The report noted “delays in repairs can result in costs increasing as much as 30-fold. In other words, the report stated it was not simply “pay today or pay tomorrow” but rather a “pay today or pay more tomorrow proposition.” Overall pavement maintenance cost is reduced by the timely application of crack seals and slurry seals before the subgrade fails and requires pavement reconstruction.
The city uses $1 million plus from Measure K sales tax funds to provide primarily for the maintenance of streets in subdivisions such as the $810,000 worth of work that staff had recommended take place this year in Del Webb. An additional $1 million in Senate Bill 1 gas tax receipts supplements road maintenance but most of that is utilized for maintenance on collector streets such as Powers Avenue and Mission Ridge Drive and arterials such as Spreckels Avenue.
Collector and arterial street work that require major investment of funds such as what is now taking place along Main Street and Yosemite Avenue are funded with what money the city can secure from state and federal sources.
The city is currently working on the design of improvements for Airport Way from the 120 Bypass to Yosemite Avenue) and Main Street from Yosemite to Northgate.
State gas tax funds pick up almost the entire $1.3 million tab the city has for a small crew of street maintenance workers that repair signs, pavement striping and markings, fill potholes, do crack sealing and repair concrete sidewalks and broken curbs. The workers also clean up illegal dumping in city street right of way, and handle traffic control for special events. In addition to the crew, the City contracts with a private company to maintain and repair traffic signals and street lights.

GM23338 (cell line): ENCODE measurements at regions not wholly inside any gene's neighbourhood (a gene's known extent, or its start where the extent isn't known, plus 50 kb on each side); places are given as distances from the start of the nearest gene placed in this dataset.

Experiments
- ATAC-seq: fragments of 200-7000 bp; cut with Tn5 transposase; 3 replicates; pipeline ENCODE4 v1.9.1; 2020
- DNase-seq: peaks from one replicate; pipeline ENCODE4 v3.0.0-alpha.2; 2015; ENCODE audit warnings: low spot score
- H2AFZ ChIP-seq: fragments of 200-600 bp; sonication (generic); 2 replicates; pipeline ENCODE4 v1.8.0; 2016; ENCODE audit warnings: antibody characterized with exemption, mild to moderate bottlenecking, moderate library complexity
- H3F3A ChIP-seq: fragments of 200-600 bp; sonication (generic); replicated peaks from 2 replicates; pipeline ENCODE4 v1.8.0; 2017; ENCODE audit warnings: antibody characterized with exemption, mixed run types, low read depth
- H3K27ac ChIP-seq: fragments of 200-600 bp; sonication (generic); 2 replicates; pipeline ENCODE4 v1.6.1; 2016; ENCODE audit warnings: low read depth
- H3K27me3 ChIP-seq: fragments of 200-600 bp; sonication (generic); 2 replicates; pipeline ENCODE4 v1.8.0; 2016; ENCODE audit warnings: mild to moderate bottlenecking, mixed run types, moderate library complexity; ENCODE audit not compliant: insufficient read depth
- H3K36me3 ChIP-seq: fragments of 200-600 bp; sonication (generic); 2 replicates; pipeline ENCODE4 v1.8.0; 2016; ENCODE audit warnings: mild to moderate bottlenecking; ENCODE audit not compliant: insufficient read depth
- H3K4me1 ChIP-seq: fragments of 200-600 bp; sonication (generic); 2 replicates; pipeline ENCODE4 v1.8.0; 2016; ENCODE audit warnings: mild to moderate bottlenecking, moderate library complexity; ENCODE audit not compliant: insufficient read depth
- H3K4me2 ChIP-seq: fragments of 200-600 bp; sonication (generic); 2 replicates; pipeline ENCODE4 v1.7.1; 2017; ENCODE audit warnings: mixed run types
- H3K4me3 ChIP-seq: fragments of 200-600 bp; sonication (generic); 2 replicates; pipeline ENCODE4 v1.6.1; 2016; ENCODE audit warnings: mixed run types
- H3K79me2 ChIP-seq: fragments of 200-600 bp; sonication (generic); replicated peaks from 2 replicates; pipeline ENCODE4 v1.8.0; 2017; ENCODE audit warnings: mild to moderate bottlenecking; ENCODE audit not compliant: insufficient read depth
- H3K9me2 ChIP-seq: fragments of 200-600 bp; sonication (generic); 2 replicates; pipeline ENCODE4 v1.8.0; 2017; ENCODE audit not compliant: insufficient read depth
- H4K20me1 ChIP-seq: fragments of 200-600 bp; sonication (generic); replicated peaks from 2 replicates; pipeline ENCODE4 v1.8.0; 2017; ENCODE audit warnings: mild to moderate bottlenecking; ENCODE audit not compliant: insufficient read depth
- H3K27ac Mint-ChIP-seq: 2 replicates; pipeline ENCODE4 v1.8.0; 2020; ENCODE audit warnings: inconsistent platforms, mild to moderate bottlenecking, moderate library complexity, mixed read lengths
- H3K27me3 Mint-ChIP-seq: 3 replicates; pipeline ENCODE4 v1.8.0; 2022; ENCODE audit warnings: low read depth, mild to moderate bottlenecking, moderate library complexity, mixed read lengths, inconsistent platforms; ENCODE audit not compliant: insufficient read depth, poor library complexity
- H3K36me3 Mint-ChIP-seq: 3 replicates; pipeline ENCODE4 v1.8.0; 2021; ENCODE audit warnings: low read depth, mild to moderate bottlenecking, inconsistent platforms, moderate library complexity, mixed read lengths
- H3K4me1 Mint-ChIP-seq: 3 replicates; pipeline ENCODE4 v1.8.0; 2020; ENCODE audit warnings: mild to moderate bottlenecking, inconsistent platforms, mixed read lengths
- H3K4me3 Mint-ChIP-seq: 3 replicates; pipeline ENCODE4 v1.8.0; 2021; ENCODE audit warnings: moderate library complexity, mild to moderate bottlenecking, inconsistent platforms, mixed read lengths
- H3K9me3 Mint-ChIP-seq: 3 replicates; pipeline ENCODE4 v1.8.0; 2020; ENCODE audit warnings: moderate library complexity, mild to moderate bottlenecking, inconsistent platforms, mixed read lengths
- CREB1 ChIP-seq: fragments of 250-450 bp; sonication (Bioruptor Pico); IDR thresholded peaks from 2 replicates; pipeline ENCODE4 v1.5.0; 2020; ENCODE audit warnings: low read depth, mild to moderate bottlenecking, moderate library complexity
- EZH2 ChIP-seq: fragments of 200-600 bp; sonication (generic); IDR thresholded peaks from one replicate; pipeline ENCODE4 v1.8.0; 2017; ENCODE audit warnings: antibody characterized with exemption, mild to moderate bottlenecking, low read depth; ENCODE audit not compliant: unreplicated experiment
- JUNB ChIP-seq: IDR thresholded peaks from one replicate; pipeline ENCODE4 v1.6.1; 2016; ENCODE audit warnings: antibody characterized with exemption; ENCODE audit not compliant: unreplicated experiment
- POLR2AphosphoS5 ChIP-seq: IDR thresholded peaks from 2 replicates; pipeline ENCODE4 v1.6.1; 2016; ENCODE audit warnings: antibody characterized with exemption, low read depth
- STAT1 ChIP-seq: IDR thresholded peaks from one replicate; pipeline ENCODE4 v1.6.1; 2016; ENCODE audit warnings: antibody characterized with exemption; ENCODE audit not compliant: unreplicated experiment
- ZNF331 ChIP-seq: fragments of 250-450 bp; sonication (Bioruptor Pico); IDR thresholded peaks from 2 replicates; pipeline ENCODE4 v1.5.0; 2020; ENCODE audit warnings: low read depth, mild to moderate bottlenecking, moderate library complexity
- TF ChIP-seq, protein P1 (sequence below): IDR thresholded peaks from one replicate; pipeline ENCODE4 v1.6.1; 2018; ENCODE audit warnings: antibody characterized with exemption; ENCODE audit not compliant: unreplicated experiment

Manteca maintains over 450 lane miles of streets, of which 70 percent are 308 lanes miles are subdivision streets. Over ten years ago, the City Council approved dividing the City into 10 zones and each year has utilized funds available to make improvements to the pavement in those areas. The focus on the effort is preventative maintenance. That typically comes in the form of seal coats intended to protect the existing asphalt. Older and more worn or cracked pavement may receive more expensive treatments such as a chip seal, cape seal or overlay. However, older streets that have not been well maintained may require more extensive improvements up to and including replacement.
The costs for various street treatments for a residential street — based on pavement conditions —is that is less costly than arterials and collector streets due to less wear and tear based on a quarter mile cost are:
$24,000 for seal slurry expected to last 5 to 7 years without additional work.
$25,000 for micro-surfacing expected to last 8 to 10 years.
$45,000 for cape seal expected to last 8 to 10 years.
$180,000 for thin overlay expected to last 10 to 15 years.
$600,000 for reconstruction expected to last 15 to 20 years.
To contact Dennis Wyatt, email firstname.lastname@example.org